units

LAW5446

Faculty of Law

print version

This unit entry is for students who completed this unit in 2016 only. For students planning to study the unit, please refer to the unit indexes in the the current edition of the Handbook. If you have any queries contact the managing faculty for your course or area of study.

6 points, SCA Band 3, 0.125 EFTSL

Postgraduate - Unit

Refer to the specific census and withdrawal dates for the semester(s) in which this unit is offered.

Faculty

Law

Quota applies

Postgraduate programs are based on a model of small group teaching and therefore class sizes need to be restricted.

Offered

Not offered in 2016

Notes

Synopsis

This unit investigates four main topics from a United Kingdom, European, Australian and, to a lesser extent, a United States' perspective. The first topic is media regulation, which covers the rationales for differing regulation of broadcasting, the press and private speech and the reasons for mass media law. The second topic focuses on defamation and freedom of speech, including political, commercial and religious speech and obscenity. The third topic deals with privacy and the press. The final topic investigates some advanced issues, including broadcasting regulation, the Internet and its relationship to privacy and freedom of expression, and media pluralism. Particular attention will be paid throughout the course to the Leveson, Finkelstein and Convergence Inquiries.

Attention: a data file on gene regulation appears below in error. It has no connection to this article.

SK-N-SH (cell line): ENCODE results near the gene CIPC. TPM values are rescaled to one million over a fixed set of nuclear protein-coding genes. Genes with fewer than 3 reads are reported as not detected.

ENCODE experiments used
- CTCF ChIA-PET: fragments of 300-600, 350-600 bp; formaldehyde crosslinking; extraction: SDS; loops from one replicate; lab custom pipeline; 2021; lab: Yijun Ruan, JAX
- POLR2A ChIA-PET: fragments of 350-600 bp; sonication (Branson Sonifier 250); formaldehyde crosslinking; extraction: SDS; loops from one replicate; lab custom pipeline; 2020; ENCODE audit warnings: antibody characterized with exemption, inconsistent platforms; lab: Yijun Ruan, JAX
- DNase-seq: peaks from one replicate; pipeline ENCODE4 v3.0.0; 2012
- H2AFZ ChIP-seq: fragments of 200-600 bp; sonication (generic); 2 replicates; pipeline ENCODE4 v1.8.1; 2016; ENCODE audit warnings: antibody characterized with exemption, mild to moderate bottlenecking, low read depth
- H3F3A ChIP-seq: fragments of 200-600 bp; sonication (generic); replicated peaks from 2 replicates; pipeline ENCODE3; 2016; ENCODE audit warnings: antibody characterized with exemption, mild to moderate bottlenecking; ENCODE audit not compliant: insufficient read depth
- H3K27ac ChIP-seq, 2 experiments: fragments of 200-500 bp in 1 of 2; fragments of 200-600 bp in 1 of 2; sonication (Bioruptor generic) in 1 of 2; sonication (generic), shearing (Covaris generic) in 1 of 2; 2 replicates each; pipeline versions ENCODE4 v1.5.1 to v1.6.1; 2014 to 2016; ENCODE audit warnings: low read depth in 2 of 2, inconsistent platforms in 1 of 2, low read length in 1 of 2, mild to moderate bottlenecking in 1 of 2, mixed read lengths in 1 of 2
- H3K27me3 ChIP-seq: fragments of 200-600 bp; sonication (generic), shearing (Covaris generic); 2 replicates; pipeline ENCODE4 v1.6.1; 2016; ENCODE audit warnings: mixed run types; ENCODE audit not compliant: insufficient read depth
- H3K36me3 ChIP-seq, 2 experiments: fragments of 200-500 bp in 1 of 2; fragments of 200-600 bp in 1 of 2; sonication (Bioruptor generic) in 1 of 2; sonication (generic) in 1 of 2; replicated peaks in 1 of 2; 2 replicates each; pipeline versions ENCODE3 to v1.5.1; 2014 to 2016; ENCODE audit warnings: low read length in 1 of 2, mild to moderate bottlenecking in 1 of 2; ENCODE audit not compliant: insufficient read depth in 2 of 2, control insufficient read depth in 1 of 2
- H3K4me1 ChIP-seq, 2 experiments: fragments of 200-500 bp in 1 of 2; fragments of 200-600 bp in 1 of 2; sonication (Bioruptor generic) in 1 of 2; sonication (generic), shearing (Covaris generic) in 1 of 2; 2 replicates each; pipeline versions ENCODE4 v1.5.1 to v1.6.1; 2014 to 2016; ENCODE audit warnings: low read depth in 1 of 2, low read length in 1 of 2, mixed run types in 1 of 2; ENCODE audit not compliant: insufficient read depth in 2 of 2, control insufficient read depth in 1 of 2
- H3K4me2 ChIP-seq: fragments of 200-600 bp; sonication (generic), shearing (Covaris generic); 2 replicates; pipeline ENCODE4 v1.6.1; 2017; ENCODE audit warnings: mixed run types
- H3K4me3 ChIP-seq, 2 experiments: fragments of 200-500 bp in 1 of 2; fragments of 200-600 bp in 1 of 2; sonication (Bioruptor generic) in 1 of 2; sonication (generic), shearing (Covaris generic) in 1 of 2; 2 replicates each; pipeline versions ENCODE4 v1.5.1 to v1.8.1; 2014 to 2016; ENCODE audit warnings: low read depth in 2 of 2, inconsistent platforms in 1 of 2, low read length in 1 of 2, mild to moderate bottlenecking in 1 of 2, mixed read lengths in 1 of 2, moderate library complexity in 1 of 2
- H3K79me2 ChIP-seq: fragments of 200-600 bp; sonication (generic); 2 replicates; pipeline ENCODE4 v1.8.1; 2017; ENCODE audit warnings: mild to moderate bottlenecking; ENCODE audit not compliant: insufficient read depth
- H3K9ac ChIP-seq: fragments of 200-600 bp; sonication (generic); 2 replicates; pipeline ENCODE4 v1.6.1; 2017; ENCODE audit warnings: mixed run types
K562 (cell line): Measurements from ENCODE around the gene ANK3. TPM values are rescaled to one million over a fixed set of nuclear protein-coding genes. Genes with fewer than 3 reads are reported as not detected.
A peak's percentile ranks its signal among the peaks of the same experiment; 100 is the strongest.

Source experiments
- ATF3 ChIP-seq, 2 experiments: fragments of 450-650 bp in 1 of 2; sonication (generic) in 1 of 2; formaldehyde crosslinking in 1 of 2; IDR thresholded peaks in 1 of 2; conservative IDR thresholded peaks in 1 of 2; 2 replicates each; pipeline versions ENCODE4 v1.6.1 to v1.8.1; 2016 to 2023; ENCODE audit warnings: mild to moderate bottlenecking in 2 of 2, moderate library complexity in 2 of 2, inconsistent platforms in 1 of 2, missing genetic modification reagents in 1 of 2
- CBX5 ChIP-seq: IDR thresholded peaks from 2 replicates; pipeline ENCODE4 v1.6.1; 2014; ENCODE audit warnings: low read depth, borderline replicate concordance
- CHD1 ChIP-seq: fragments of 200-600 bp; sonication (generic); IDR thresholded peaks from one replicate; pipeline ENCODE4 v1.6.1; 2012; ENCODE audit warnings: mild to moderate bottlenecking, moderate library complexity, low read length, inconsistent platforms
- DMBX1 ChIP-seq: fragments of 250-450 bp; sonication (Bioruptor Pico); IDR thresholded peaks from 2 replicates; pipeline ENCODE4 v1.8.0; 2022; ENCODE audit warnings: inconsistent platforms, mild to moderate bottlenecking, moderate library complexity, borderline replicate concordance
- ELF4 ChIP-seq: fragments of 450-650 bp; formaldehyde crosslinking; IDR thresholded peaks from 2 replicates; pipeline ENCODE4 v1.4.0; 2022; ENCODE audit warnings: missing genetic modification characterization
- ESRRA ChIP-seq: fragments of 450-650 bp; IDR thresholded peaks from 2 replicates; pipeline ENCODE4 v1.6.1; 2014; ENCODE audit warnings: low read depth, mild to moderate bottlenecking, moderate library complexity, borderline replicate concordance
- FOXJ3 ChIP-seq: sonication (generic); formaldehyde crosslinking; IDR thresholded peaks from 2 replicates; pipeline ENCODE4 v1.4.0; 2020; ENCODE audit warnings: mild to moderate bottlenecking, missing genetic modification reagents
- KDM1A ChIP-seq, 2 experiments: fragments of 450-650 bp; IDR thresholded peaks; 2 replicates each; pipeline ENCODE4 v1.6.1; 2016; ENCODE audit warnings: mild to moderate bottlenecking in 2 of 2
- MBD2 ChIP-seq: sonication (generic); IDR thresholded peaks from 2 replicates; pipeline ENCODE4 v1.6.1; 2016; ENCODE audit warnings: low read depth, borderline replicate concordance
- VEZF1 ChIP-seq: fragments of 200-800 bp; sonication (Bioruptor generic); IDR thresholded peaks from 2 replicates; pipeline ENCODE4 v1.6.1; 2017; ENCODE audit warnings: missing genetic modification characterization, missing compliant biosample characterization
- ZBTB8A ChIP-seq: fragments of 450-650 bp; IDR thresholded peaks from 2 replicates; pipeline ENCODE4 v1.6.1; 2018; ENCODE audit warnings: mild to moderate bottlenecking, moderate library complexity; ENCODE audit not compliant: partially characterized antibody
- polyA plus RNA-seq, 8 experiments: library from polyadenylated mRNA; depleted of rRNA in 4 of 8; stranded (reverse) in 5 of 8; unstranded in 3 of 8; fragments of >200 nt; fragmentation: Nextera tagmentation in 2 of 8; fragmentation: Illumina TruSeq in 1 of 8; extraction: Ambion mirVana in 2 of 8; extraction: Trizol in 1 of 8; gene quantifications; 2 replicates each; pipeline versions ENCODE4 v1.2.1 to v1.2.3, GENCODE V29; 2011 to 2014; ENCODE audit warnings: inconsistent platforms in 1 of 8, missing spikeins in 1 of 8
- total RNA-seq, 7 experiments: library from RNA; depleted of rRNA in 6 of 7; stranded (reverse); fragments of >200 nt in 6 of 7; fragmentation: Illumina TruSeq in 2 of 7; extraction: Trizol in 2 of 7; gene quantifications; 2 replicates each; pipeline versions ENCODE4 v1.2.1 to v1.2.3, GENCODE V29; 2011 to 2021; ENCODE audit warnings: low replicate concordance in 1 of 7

Outcomes

On completion of this unit students will be able to:

  • demonstrate a deep understanding of the competing philosophical perspectives on the application of law to mass media across a number of jurisdictions;
  • investigate, analyse and synthesise complex theories, concepts, information and problems in relation to media law from a comparative perspective;
  • demonstrate an applied knowledge of: the concept of mass media, the solution to liability concerns for different categories of publishers and authors, and the comparative enforcement of laws pertaining to defamation and privacy;
  • conduct research in media law based on knowledge of appropriate research principles and methods; and
  • use cognitive, technical and creative skills to generate and evaluate at an abstract level complex ideas and concepts relevant to media law.

Assessment

One research assignment (3,750 words): 50%
One take-home examination (3,750 words): 50%

Workload requirements

24 contact hours per teaching period (either intensive, semi-intensive or semester long, depending on the Faculty resources, timetabling and requirements)